Bringing Fall Observations to Life

Posted at — Jan 9, 2020

One of the unexpected consequences of attending college in Connecticut has been experiencing autumn twice a year. I watch the trees of New Haven1 change color during late October and early November, then return home in Georgia for fall break and watch the leaves change color again.

I understood the basic principle behind my double-dipping of fall. In late October, Connecticut is colder and receives less daylight hours than my home in Georgia, triggering trees stop making green chlorophyll and allowing the yellows, oranges, and reds of the other pigments (like xanthophylls, carotenoids, and anthocyanins) to become visible earlier. However, I began to wonder when autumn came to other parts of North America, and the rate that it moved. I have seen fall color forecasts. But what would it look like actually to observe leaf color change across the whole continent? I decided to tackle this question over my winter break.

Having been a contributor for several years now, I turned to iNatrualist for answers. For the uninitiated, iNaturalist is a website where users can submit and identify observations of any taxa of life: a social media for naturalists in a sense. I had three qualifications choosing a tree species. It had to have a drastic fall color change, a large range, and many observations. After considering Sugar Maple, (Acer saccharum), Sassafras (Sassafras albidum), Trembling Aspen (Populus tremuloides), among other trees, I finally decided on Red Maple (Acer rubrum), which had the highest observation count.

Process overview. Skip to process explanation


Figure 1: 2019 research grade observations of A. rubrum with leaves. The color of each marker corresponds to the dominant color of the leaves in the respective observation. Each marker disappears 10 days (frames) after it first appears. At the end of April, observations get green as trees “green up,” and fall colors start appearing at the start of October and spread south.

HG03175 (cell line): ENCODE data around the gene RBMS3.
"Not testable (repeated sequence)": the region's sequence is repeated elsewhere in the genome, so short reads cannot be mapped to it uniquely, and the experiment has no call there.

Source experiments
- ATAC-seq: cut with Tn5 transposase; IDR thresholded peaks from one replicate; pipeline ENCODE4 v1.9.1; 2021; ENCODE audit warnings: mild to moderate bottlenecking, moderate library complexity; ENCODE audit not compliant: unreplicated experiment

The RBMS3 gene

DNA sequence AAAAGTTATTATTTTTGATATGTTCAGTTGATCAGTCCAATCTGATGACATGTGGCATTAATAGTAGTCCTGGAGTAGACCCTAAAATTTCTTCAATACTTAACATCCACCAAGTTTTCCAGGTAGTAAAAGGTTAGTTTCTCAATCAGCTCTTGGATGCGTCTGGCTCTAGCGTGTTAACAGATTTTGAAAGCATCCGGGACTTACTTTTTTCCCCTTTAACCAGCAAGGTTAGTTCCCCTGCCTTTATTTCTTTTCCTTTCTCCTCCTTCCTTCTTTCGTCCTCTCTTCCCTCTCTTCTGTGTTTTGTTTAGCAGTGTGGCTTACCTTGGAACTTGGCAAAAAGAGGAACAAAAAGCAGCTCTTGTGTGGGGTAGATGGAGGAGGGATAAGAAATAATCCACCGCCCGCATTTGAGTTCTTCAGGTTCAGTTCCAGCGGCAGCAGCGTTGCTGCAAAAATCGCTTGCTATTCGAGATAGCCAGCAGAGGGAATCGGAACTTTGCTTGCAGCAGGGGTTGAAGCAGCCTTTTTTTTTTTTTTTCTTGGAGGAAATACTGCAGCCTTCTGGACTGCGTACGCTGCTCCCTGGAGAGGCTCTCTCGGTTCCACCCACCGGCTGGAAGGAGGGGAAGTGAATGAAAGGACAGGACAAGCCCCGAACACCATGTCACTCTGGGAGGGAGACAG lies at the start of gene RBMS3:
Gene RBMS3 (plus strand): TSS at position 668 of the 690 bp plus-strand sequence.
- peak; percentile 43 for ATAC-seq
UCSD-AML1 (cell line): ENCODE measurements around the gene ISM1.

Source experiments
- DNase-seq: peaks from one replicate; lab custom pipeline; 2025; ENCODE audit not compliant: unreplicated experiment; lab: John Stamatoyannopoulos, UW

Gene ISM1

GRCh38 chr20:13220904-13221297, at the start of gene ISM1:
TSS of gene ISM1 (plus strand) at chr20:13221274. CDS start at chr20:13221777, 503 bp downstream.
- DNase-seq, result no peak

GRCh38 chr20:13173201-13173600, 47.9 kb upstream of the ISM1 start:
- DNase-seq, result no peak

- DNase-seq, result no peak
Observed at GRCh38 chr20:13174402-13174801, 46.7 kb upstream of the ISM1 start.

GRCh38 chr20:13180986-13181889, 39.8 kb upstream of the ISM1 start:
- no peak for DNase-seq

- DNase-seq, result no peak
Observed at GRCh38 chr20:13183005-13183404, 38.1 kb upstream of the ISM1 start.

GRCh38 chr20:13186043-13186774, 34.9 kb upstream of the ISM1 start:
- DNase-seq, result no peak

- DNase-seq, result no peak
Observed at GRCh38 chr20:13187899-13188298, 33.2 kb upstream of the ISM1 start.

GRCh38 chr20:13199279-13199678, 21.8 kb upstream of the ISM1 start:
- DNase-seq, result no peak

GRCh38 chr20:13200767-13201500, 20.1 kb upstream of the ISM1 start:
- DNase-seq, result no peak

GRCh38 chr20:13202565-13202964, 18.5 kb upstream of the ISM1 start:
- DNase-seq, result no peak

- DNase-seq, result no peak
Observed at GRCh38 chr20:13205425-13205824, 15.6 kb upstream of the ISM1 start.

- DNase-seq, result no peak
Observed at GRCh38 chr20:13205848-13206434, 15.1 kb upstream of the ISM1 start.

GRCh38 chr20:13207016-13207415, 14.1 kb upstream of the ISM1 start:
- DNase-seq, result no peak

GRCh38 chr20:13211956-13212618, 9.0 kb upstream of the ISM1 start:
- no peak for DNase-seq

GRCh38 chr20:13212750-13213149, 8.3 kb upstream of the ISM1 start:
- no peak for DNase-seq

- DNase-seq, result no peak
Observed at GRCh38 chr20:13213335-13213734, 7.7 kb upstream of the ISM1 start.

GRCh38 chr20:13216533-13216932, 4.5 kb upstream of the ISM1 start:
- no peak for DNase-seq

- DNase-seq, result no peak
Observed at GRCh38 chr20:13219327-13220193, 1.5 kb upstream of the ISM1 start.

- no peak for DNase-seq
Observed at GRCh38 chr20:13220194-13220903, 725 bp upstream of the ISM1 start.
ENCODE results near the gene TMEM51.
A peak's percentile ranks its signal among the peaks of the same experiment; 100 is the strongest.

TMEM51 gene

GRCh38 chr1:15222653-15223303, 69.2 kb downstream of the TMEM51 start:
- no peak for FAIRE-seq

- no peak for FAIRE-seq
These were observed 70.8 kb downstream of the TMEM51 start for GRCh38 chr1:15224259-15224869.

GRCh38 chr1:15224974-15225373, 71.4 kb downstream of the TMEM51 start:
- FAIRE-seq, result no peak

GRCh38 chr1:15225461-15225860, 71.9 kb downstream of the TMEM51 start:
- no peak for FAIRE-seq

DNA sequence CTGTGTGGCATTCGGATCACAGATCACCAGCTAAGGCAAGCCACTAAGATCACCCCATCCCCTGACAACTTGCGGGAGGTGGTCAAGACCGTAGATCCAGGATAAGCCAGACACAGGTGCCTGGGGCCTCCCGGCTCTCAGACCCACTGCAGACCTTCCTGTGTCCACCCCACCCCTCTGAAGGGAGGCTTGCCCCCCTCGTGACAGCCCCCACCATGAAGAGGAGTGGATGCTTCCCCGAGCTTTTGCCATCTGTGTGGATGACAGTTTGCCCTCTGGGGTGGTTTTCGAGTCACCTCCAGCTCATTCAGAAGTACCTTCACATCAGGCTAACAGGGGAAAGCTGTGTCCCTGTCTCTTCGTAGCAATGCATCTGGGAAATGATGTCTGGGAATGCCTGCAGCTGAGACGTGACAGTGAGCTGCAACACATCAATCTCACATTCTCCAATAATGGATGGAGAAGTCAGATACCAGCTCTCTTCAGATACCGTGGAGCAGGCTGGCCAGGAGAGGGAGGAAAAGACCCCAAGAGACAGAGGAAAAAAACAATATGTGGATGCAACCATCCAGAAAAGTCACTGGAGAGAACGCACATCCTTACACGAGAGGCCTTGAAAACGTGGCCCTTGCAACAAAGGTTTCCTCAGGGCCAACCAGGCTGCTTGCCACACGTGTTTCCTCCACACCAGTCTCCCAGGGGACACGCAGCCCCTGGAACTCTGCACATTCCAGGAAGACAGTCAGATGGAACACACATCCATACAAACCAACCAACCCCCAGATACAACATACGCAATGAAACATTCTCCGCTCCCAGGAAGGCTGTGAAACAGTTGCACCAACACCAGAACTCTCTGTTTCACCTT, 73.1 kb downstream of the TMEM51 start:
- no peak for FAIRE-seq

Figure 2 (left): Number of observations of A. rubrum versus week of the year. At the 17th week (around the 4th week of April) there is a sharp spike in the number of observations. I expect this to be when the first leaves first start coming out and everyone is submitting their first A. rubrum observation of the year. Figure 3 (right): Number of observations with leaves versus week of the year. As expected, there is not much difference between figure 2 and figure 3. People usually submit observations with leaves in them. However, notice that in weeks 1-16, there less observations compared to in figure 2, suggesting that the spike of observations at week 17 is because of the emergence of leaves. Still, the peak is remarkably high.
Figure 4: 2016, 2017, 2018, and 2019 research grade observations of A. rubrum with leaves. 2015 omitted so that a nice square could be made
Figure 5: Number of observations with “fall” colors in each week of the year for 2015-2019. “Fall” color was defined in an HSV color model as colors with a hue (0-360) > 300 or < 60, a saturation (0-1) > 0.09, and a value (0-255) > 150. Peaks are present at week 17, and weeks 41-44. Week 17 is overrepresented because of the number of total observations in that week, but early leaves can be reddish. Interestingly the 2018 fall colors appear to be about two weeks later as a whole compared to 2019. The late 2018 fall was observed by others, and was attributed to higher than average daily low temperatures.


I painstakingly looked through the images of all 10,000+ observations and wrote down each the color of the leaves in each observation.

Just kidding.

Leaf Detection